http://scientists...ate.edu/

Jul 26, 2019
As the Grand Solar Minimum continues and its associated cooling and heavy rains continue, be prepared for the new climate models that "predict" the change and link it to CO2!

The fraud that predicted the solar minimum has been exposed, so don't get your hopes up.

Interestingly, the difference in solar forcing between the recent solar maximum (~1950) and the Maunder Minimum was ~0.35 W/m2. The increase in heating due to AGW since the Industrial Revolution is ~2.3 W/m2 (most due to recent increases in greenhouse gases). And that keeps increasing. So even if we did have another minimum, it wouldn't stop the current warming. But since 2019 is on track to being much warmer than 2018 (and since you think short term trends are relevant here), the "grand solar minimum" is over. ;)

Jul 26, 2019
So even if we did have another minimum, it wouldn't stop the current warming.


But banks still give out 30 year mortgages in Miami.

So banks think you're full of chit too.

Jul 26, 2019
ZZ the GSM has nothing to do with the sun's heat output and everything to do with the increase in cosmic rays hitting the earth due to the lack of sunspots.

Jul 27, 2019
But banks still give out 30 year mortgages in Miami.

So banks think you're full of chit too.

The banks require flood insurance in Miami, and the premiums are going up.
https://www.miami...440.html

Jul 27, 2019
ZZ the GSM has nothing to do with the sun's heat output and everything to do with the increase in cosmic rays hitting the earth due to the lack of sunspots.

Unfortunately for this hypothesis, there are multiple lines of evidence showing that cosmic rays have little effect on the earth's climate. And, again, since the earth continues to warm that also seems to disprove the whole hypothesis.

Jul 27, 2019
Climate change denial has come full circle to where only stupid folks still deny.

Those that embraced it (for whatever reason) now have it shoved in their faces that denial is beyond stupid.
Well...what are they gonna do, hang their head and apologize for their stupid stance?
Negative, no admitting nothing, in fact you may notice them getting louder and more incoherent in their denial.
No arguing, there is too much to list showing the warming. And the denial excuses have gotten too absurd to take seriously.
Sheesh.

Jul 28, 2019
Scrotist, goaticle, and "M. R." sticky-sick.

Right out of the gate, with a barrage of their debunked, out-worn chicanery.

Such deliberate, knowing, intransigence is actually painful to behold.

A very special kind of stupidiosity, cave-cured by years of dwelling in Mommy's basement.

Jul 29, 2019
Indeed, antisciencegorilla and his sockies got smacked over the head one too many times when hi was a kid... but wait.. he still is... lol, mommy keeps him in the basement for fear of embarrassment.

Jul 29, 2019

The banks require flood insurance in Miami, and the premiums are going up.
https://www.miami...440.html


FEMA confirmed to the Miami Herald that it is looking into switching to risk-based pricing in 2020,

You liar, they aren't going up, the article says they're looking into it.
Alarmist fool.

And the only photo the Article has, is a 2013 King Tide flood in Miami, with cars driving through a few inches of water. It was a super high tide. Fools.

Jul 29, 2019
No Dumbty it is going up and keeps going up ! it has already risen 8% this year !
"That means insurance is about to become very expensive, and it kind of sounds the bell that these are high-risk areas," said Wayne Pathman, a Miami-based land use attorney and chair of the city's Sea Level Rise Committee.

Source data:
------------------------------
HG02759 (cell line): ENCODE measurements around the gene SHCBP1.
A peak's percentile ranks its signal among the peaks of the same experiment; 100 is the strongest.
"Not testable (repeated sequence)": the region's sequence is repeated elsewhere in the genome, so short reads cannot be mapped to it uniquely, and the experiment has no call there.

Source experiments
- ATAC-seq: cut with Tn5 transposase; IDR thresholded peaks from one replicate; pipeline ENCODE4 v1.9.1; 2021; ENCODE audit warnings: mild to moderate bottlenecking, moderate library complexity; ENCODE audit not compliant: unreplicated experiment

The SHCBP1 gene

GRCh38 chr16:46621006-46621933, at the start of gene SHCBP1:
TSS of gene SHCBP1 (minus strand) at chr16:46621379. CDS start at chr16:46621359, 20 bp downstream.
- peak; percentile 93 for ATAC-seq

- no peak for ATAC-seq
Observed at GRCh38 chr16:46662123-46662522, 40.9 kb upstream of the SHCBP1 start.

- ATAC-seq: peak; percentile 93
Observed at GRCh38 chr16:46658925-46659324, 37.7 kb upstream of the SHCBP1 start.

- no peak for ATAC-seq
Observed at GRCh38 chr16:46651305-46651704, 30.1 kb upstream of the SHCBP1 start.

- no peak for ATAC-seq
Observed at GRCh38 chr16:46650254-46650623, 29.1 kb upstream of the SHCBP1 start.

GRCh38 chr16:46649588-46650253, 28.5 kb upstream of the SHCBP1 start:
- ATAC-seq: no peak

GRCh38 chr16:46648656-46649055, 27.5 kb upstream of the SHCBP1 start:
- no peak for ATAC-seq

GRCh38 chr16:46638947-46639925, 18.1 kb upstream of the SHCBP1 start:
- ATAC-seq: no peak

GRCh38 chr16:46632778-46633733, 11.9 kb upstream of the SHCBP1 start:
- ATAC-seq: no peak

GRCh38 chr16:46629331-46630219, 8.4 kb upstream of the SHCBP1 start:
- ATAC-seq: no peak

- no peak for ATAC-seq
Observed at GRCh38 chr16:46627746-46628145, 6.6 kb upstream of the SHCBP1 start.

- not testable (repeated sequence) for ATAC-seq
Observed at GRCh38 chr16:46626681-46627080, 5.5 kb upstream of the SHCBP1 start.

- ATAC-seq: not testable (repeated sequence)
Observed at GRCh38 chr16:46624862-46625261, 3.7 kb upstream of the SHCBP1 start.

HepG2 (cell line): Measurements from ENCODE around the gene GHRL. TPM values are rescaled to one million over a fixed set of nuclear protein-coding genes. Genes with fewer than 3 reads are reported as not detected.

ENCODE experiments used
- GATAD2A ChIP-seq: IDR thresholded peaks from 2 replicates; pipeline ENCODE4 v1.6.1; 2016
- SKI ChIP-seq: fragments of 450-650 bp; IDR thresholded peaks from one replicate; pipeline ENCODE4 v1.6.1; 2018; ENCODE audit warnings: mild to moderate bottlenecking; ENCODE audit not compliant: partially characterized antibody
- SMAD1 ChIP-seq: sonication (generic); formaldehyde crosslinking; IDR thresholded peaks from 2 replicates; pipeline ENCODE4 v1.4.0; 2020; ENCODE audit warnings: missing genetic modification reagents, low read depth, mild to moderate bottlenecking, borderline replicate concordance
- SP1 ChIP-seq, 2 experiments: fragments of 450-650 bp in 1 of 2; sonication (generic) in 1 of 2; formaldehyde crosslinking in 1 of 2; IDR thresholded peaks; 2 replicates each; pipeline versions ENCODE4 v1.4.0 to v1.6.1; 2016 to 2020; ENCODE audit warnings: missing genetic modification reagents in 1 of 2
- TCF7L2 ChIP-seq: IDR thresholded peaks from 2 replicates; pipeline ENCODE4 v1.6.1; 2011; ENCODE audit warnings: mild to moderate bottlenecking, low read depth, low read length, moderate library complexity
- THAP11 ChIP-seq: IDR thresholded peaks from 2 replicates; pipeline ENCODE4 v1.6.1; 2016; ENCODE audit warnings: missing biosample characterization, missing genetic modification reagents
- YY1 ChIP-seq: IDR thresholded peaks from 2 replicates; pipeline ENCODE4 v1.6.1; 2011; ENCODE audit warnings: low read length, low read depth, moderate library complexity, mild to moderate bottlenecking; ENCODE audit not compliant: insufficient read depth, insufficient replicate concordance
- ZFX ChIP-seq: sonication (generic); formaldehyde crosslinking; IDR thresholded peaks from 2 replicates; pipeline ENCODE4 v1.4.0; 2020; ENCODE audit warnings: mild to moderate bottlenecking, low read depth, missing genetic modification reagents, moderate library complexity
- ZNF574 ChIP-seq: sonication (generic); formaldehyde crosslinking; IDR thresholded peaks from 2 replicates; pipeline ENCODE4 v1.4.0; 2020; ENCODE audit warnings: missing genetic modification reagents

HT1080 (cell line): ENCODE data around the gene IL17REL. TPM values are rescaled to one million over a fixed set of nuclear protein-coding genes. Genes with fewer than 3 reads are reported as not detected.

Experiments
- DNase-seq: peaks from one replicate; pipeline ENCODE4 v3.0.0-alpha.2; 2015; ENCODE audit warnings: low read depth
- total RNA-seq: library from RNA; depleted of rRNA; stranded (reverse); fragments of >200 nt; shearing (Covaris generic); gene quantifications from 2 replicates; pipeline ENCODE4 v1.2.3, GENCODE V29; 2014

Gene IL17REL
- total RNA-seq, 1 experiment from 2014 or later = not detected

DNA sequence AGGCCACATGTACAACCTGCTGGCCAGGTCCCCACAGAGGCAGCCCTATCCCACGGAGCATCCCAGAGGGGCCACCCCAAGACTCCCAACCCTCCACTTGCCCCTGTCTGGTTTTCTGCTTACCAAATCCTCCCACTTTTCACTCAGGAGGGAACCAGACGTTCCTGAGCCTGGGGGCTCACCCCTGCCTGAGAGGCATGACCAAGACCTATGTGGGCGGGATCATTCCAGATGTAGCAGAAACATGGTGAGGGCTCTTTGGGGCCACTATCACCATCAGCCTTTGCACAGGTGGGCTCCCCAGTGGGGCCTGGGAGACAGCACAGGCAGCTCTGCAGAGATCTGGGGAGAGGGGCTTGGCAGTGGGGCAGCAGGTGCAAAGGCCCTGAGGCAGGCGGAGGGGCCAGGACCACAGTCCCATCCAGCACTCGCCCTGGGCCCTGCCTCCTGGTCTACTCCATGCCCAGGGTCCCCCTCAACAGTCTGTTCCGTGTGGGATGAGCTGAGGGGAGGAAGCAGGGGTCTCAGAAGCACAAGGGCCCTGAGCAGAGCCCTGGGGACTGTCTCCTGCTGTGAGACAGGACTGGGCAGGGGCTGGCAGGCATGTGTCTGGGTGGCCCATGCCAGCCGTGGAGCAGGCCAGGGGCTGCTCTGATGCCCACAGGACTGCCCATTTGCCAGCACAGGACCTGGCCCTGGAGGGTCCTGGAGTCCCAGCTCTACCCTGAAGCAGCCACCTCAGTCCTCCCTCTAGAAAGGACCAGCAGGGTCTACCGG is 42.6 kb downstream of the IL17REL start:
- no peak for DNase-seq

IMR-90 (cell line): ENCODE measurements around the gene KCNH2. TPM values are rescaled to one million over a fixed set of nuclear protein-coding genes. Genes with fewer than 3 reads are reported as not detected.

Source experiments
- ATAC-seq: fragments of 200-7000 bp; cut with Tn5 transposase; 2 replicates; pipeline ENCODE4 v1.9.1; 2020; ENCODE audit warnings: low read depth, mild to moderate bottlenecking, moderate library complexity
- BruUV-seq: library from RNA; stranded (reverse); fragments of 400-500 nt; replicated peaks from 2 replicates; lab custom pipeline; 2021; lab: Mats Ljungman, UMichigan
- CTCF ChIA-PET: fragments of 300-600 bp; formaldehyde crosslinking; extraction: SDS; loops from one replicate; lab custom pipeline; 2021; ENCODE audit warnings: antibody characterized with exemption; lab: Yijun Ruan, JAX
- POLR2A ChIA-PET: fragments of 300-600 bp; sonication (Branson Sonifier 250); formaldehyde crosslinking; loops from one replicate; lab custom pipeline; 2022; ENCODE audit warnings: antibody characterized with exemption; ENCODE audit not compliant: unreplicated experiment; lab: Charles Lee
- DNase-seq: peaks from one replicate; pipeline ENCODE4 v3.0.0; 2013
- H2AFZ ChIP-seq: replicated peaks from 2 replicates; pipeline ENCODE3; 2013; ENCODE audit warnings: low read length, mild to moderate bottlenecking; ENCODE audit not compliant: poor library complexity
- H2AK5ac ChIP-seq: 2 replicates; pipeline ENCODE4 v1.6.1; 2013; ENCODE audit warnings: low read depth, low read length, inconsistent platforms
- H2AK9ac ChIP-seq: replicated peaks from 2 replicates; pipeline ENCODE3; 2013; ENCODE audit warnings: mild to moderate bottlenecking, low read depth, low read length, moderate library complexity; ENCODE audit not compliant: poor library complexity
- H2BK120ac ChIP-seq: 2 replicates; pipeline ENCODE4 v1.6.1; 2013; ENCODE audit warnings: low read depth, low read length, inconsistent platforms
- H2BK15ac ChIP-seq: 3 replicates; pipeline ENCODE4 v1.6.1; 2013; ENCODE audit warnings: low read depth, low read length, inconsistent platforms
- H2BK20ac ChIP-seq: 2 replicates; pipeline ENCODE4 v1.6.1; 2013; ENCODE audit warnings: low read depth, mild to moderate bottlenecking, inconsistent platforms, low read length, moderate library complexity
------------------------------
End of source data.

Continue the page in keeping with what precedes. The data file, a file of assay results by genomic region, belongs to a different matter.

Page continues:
Premiums through the National Flood Insurance Policy are already rising an average of eight percent this year; the first wave of pricier policies started in April. That brings the average annual price (including surcharges) for a policy holder to $1,062.

Jul 29, 2019

The banks require flood insurance in Miami, and the premiums are going up.
https://www.miami...440.html


FEMA confirmed to the Miami Herald that it is looking into switching to risk-based pricing in 2020,

You liar, they aren't going up, the article says they're looking into it.
Alarmist fool.

And the only photo the Article has, is a 2013 King Tide flood in Miami, with cars driving through a few inches of water. It was a super high tide. Fools.

"Premiums through the National Flood Insurance Policy are already rising an average of eight percent this year; the first wave of pricier policies started in April."
Maybe you would have understood it better if there were more pictures

Jul 29, 2019
from the miami article , concludes
"This doesn't have to be a doom and gloom thing. These are solvable and manageable things in the foreseeable future," he said. "If you look at the economics and you look at whats coming and you look at what's already happening, it's all about risk. The risk is already here even if the water isn't."
''

Aug 09, 2019
@snoosebaum.
from the miami article , concludes
"This doesn't have to be a doom and gloom thing. These are solvable and manageable things in the foreseeable future," he said. "If you look at the economics and you look at whats coming and you look at what's already happening, it's all about risk. The risk is already here even if the water isn't."
''
All well and good...but who pays? And where is the alternative land etc to retreat to when all the globe is struck with disastrous floods, droughts, salt-water-intrusion into fresh water aquifers, more extreme wind/cold storms and unseasonal extremes which kill crops, and insect/disease spreading towards the poles, etc etc. Such blithely naive/self-serving analyses/approaches as that you quoted is not a way out of this mess, and you know it, mate. Be honest for a change; not only with yourself and your intellect but with your family/friends who will pay for your silliness if you and those like you don't wake up to yourselves.